Have you ever been to the climbing gym and watched some boulderer use a plastic bag to squeeze his foot into a tiny climbing shoe like he was trying to zip an overstuffed suitcase? Maybe you've noticed a pro climber jamming their feet into their shoes in a climbing video. Like wearing a beanie with no shirt or having way too many items clipped to your harness, wearing super tight climbing shoes has become a comical staple of the climbing world. Let's take a look at why climbers may do this and why you may or may not want to hop in on the trend.
Why Climbers Wear Tight Shoes
First, consider the advantages of climbing shoes over your everyday street shoes for rock climbing. Your climbing shoes are made of more flexible materials that allow you to have better control of your feet and thus place them more precisely on smaller holds. Climbing shoes are also covered in rubber which provides you with more friction so that you are less likely to slip and slide off the wall. Your shoes have a variety of features that complement the unique movements of climbing. You have a heel cup for heel hooking, a toe rubber for toe hooking, and a stiff toe box for edging. Finally, they are tighter than your street shoes. Climbing shoes are ideally contoured to your feet so that you can feel the rock. The better you can feel the rock, the better chance you have of finding and sticking to a good foothold that won't blow when you put weight on it.
So the idea behind wearing tight shoes is that the climber will receive more tactile information from their feet while climbing. The tighter the shoe, the closer your foot is to the rock and the more sensitive you will be to those good holds. Not to mention, the more friction you create with your feet, the tighter you want your shoe to be, especially if that friction is created by pulling or pushing on the sides of the shoes. If your shoes aren't tight enough, a heel hook might blow your shoe right off!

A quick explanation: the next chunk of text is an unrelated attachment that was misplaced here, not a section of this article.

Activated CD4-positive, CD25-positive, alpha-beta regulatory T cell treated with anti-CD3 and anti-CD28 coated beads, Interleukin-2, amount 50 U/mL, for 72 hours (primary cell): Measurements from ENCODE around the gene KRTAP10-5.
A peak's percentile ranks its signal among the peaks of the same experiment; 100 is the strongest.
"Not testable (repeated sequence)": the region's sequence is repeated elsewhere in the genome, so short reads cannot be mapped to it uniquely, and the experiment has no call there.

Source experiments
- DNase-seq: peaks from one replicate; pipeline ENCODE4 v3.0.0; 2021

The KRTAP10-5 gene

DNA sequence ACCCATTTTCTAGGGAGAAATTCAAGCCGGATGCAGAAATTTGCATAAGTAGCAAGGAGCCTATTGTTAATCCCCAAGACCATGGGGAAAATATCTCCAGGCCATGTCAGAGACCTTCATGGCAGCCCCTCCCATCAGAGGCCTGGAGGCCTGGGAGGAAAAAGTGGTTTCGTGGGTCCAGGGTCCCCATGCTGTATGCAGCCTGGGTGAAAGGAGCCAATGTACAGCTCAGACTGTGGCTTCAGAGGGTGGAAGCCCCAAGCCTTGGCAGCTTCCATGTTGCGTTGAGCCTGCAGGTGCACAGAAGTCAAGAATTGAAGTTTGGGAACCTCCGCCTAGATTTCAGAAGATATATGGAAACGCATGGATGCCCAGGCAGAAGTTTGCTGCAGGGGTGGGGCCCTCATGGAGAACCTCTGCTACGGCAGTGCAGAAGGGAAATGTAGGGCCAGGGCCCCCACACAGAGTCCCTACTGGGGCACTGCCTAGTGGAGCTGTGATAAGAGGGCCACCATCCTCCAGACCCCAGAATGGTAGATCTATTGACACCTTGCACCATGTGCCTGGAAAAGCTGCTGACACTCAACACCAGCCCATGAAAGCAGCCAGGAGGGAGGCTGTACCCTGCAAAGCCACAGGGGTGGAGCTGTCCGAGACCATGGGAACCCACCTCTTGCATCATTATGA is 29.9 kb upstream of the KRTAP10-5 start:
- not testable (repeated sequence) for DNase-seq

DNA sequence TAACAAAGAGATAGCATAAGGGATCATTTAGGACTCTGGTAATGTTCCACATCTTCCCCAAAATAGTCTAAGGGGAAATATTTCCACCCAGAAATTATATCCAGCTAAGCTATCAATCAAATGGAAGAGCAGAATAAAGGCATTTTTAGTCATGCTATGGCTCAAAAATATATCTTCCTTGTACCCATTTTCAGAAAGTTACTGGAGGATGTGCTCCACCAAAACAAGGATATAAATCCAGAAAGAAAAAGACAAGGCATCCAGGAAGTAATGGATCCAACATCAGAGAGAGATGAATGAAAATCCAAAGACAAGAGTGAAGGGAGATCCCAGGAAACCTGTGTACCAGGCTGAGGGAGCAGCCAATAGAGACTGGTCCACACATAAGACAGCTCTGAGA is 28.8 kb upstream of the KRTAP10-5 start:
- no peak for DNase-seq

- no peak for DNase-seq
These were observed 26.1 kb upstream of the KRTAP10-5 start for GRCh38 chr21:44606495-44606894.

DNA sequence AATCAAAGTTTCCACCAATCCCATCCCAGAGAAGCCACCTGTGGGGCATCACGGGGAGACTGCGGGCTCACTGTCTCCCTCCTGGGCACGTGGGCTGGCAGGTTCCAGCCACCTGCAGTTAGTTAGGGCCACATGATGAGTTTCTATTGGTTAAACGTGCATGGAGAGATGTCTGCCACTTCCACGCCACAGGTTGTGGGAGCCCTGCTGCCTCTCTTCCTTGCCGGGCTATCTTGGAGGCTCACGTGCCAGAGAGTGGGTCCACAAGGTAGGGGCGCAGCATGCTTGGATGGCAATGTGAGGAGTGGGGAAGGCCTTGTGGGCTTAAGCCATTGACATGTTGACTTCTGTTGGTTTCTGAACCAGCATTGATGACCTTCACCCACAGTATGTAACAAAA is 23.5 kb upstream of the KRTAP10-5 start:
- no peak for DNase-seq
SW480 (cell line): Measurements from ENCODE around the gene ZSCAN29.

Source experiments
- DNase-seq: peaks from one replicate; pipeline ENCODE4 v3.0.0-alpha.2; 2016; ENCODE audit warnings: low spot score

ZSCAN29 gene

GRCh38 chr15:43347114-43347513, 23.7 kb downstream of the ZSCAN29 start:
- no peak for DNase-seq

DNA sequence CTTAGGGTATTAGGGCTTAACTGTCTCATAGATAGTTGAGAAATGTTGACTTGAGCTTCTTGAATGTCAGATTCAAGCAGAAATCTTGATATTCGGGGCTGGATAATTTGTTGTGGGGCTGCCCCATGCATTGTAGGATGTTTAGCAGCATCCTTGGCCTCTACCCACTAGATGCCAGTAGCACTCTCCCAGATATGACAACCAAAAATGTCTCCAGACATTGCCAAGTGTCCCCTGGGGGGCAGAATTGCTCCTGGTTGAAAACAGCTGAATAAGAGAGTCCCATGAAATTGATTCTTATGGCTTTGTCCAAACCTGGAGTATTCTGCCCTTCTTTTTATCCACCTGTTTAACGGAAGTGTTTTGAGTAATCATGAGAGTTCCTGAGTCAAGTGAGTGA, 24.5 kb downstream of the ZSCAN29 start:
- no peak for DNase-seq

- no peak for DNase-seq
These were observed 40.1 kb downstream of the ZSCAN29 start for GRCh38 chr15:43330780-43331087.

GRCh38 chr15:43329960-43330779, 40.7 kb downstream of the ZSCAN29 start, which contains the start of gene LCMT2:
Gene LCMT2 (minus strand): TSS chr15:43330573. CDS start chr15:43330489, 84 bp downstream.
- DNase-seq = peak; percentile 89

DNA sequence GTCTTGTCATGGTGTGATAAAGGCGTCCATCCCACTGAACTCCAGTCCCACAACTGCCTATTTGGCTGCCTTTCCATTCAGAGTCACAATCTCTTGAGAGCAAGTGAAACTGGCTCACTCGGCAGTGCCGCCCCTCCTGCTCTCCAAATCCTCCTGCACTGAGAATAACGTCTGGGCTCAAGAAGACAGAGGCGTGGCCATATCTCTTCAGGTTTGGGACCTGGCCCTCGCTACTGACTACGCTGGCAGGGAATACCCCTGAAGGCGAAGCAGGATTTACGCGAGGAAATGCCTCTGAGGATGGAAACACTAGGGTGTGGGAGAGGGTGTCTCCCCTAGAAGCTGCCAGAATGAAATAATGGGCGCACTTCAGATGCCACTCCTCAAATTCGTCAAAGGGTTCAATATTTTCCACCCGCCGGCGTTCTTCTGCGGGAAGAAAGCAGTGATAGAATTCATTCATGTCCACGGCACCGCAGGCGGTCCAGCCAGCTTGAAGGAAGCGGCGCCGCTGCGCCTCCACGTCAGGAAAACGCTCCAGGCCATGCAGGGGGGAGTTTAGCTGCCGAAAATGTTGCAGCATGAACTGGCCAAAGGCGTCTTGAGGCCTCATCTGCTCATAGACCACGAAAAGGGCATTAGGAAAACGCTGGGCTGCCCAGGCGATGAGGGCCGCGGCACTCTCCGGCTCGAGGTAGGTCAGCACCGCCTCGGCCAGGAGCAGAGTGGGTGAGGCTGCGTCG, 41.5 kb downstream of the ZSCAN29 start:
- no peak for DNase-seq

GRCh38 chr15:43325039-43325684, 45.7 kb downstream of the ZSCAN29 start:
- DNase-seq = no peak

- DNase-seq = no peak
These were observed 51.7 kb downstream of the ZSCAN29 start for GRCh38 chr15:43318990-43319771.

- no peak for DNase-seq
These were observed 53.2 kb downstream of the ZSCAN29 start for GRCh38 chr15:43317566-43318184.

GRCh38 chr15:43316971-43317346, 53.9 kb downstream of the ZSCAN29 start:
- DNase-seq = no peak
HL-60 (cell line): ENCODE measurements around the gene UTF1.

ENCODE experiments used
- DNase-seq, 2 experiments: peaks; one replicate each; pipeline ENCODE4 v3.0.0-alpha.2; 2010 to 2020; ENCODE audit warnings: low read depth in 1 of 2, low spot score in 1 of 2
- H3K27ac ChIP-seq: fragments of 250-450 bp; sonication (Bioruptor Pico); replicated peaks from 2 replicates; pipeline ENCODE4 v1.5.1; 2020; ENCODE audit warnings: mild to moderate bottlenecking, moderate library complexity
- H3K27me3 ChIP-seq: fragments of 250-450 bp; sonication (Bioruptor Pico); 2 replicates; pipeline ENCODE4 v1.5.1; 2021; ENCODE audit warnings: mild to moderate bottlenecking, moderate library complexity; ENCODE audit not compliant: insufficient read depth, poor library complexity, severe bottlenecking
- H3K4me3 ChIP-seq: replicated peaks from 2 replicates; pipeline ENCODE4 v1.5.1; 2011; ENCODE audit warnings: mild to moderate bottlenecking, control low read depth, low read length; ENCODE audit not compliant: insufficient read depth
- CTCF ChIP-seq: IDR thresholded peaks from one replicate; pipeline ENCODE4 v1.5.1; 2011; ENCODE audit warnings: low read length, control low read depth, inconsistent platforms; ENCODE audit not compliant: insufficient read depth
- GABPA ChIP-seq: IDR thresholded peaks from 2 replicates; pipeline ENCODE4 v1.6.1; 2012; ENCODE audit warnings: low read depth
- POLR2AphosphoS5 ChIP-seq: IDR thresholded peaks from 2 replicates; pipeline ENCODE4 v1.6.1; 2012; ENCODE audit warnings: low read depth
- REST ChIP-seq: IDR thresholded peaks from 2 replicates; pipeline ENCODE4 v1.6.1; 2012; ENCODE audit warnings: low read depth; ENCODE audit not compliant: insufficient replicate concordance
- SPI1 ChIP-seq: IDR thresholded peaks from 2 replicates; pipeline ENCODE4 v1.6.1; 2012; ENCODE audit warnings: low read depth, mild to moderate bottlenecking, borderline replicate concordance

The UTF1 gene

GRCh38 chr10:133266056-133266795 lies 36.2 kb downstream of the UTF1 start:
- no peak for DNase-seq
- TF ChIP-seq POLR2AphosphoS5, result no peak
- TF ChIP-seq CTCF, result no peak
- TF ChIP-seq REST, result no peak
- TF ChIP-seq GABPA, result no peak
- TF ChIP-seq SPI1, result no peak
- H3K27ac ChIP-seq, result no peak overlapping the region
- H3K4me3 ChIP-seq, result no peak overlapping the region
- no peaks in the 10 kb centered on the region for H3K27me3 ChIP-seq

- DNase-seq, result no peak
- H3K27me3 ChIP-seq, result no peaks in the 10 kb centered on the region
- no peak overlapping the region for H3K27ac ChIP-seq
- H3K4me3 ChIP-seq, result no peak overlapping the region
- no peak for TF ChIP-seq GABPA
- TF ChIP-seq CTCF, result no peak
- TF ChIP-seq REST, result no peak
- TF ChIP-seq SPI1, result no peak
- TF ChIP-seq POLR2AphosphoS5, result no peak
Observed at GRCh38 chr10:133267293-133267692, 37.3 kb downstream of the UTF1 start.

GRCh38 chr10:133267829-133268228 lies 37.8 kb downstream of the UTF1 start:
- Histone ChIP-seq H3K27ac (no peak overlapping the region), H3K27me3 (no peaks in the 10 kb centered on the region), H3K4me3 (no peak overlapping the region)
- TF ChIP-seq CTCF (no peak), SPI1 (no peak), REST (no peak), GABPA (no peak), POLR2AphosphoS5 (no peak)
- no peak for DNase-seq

Are Tight Shoes For You?
Wearing super tight shoes is a personal preference and certainly is not necessary for most climbers. Many climbers would not even notice the benefits provided by wearing tight shoes, only the negatives (ouch!). The advantage that tight shoes provide over a normal fitting climbing shoe is a very small one. High-end climbers sometimes need to take every advantage they can get, but for most of us, a little more sensitivity and a little more resilience to friction are hardly worth the pain of stretching out tiny shoes. What's more, properly fitted climbing shoes are already going to be tight. Remember, they are supposed to be contoured to your foot anyway!
You aren't going to jump a grade from jamming your feet into tight shoes. What's more important is going to be finding a shoe that is both high qualities and fits you properly. Leather shoes will stretch a lot more than synthetic shoes, so while they'll be tight at first, within a couple of wears you are rewarded with a more custom fit. Laces and velcro also make a difference in customizing the tightness of the shoe. Laces give you more control over the fit, but can be a pain to untie when you need a rest and also leave little room for rubber over the toe for toe hooking. Velcro, on the other hand, is easy-on, easy-off, and leaves plenty of room for rubber over the toe, but you sacrifice control over the fit, especially with more modern single strap shoes. Take a look at our article on finding the perfect fit for climbing shoes for more information.
At the end of the day, Adam Ondra could wear his approach shoes and still climb stronger than just about anyone else and most of us would probably climb the same grade in super tight shoes. Instead, focus on fitting your shoes properly and finding shoes that fit your climbing needs! What shoes do you wear and why do you think they fit your feet better than other shoes?